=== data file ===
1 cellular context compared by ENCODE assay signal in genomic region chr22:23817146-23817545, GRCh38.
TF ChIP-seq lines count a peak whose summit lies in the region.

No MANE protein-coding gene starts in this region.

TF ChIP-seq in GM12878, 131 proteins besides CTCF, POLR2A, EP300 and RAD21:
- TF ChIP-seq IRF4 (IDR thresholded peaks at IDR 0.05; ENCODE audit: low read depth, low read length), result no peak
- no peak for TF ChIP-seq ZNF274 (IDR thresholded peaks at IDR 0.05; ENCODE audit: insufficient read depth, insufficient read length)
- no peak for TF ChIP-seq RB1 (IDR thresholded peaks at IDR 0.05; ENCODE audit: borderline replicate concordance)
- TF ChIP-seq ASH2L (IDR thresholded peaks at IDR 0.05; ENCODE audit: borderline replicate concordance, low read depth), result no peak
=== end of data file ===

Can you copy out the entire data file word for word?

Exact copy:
1 cellular context compared by ENCODE assay signal in genomic region chr22:23817146-23817545, GRCh38.
TF ChIP-seq lines count a peak whose summit lies in the region.

No MANE protein-coding gene starts in this region.

TF ChIP-seq in GM12878, 131 proteins besides CTCF, POLR2A, EP300 and RAD21:
- TF ChIP-seq IRF4 (IDR thresholded peaks at IDR 0.05; ENCODE audit: low read depth, low read length), result no peak
- no peak for TF ChIP-seq ZNF274 (IDR thresholded peaks at IDR 0.05; ENCODE audit: insufficient read depth, insufficient read length)
- no peak for TF ChIP-seq RB1 (IDR thresholded peaks at IDR 0.05; ENCODE audit: borderline replicate concordance)
- TF ChIP-seq ASH2L (IDR thresholded peaks at IDR 0.05; ENCODE audit: borderline replicate concordance, low read depth), result no peak